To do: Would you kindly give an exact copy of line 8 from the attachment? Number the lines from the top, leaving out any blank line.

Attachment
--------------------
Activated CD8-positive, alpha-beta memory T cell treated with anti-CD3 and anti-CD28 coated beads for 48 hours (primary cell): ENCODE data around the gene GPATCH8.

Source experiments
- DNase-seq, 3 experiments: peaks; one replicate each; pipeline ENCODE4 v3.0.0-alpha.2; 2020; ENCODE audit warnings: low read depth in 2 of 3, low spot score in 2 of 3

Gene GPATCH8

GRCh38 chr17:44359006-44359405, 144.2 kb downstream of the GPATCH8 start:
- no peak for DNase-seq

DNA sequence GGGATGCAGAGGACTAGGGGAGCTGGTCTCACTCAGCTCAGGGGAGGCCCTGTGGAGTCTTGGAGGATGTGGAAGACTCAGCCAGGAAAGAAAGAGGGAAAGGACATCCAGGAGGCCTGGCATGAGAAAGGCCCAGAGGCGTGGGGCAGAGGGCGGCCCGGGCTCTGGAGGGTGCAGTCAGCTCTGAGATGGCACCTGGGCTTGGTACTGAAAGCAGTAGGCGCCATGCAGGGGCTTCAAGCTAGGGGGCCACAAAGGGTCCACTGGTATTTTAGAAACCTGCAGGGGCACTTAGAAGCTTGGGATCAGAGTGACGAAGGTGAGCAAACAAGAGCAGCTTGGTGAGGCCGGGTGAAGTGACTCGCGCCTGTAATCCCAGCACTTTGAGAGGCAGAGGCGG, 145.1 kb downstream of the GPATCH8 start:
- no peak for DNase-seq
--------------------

- no peak for DNase-seq